US boosts Malaysia’s human rights status

The State Department has elevated Malaysia in its latest human trafficking report, a move expected to bring a backlash from Capitol Hill and human rights groups.

The Trafficking in Persons (TIP) report on Monday gave Malaysia — one of 12 nations negotiating the Trans-Pacific Partnership (TPP) — a boost to the Tier 2 Watch List from Tier 3, the lowest level.

“The Government of Malaysia does not fully comply with the minimum standards for the elimination of trafficking, however, it is making significant efforts to do so,” State’s report said.

The move more easily allows Malaysia to remain part of the TPP, a sweeping international trade pact that negotiators are aiming to finish this week in Hawaii.

Sarah Sewall, State’s undersecretary for Civilian Security, Democracy and Human Rights, told reporters that Malaysia’s qualification to remain part of the TPP didn’t come into play when evaluating their status, despite criticism from congressional lawmakers.

Sewall said the “watch list” status means there is “still much room for improvement in government’s anti-trafficking efforts.”

“We’re going to continue to encourage Malaysia and Malaysian officials of civil society to work together to make tangible progress to combat human trafficking,” she said.

She said that Malaysia — one of 44 countries on the Tier 2 Watch List — has made significant efforts since being downgraded last year to comply with the minimum standards through several channels, including increasing trafficking investigations and prosecutions as well as providing better victim protections.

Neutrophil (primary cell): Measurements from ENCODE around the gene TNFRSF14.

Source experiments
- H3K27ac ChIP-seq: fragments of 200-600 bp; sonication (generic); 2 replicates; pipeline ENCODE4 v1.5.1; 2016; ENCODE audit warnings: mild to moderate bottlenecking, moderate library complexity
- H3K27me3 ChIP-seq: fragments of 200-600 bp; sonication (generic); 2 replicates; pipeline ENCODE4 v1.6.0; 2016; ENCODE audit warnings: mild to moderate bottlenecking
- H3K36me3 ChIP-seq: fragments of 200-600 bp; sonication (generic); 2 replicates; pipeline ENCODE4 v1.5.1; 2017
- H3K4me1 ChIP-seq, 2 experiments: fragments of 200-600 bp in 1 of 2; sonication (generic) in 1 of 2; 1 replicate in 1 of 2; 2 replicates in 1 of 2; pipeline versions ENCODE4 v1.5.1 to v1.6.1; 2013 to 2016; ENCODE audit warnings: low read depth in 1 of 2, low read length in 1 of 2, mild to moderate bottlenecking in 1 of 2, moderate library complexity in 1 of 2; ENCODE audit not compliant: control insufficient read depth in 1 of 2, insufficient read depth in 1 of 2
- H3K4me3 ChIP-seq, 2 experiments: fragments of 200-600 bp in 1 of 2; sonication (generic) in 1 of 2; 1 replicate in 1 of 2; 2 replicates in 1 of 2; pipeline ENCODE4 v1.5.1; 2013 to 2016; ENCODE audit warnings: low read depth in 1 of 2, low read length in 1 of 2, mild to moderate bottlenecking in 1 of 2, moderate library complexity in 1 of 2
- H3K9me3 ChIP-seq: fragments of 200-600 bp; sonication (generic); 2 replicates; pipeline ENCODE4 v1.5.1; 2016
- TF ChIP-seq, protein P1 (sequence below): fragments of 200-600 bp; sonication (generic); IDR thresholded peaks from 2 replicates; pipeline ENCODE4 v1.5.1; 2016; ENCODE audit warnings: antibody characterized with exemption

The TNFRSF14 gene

Last year, the Malaysian government worked with civil society stakeholders to draft and propose amendments strengthening the existing anti-trafficking law and addressing concerns raised in previous TIP reports, she said.

The amendments were still pending at the end of the reporting period this spring.

Rep. Sandy Levin (D-Mich.), the ranking member on the House Ways and Means Committee, said Monday that the “administration’s upgrade of Malaysia in the human trafficking report — without evidence of significant changes on the ground — is extremely concerning.” 
Levin said that “instead of paving the way for Malaysia’s participation in TPP, we should be working on actions that Malaysia should be taking to come into compliance” with international labor standards that ban forced labor.

Recently, a bipartisan group of 160 House lawmakers — including 14 Republicans and 12 Democrats who supported fast-track legislation — and 19 senators wrote letters to Secretary of State John Kerry asking him to keep Malaysia as a Tier 3 country.

The lawmakers and human rights groups argue that an upgrade would damage the reputation of the United States to combat global human trafficking.

They contend that Malaysia has done little to stop trafficking problems or improve conditions for migrant workers.

Of the 188 countries included in the report, 18 moved up and 18 fell a level.

The report said that the Malaysian government must increase efforts to bring traffickers to justice, including complicit officials, improve victim identification efforts and implement procedures to identify labor trafficking victims among vulnerable groups, such as migrant workers.

Refugees in Malaysia — including Rohingya men, women and children — can’t obtain legal work permits, leaving them vulnerable to trafficking, the report said.

Foreign workers from Indonesia, Bangladesh, the Philippines, Nepal and Burma frequently travel to Malaysia looking for work.

Many find agricultural work or work at construction sites, within the electronics industry and as domestic workers and are “subjected to practices indicative of forced labor, such as restricted movement, wage fraud, contract violations, passport confiscation and imposition of significant debts by recruitment agents or employers,” the report said.

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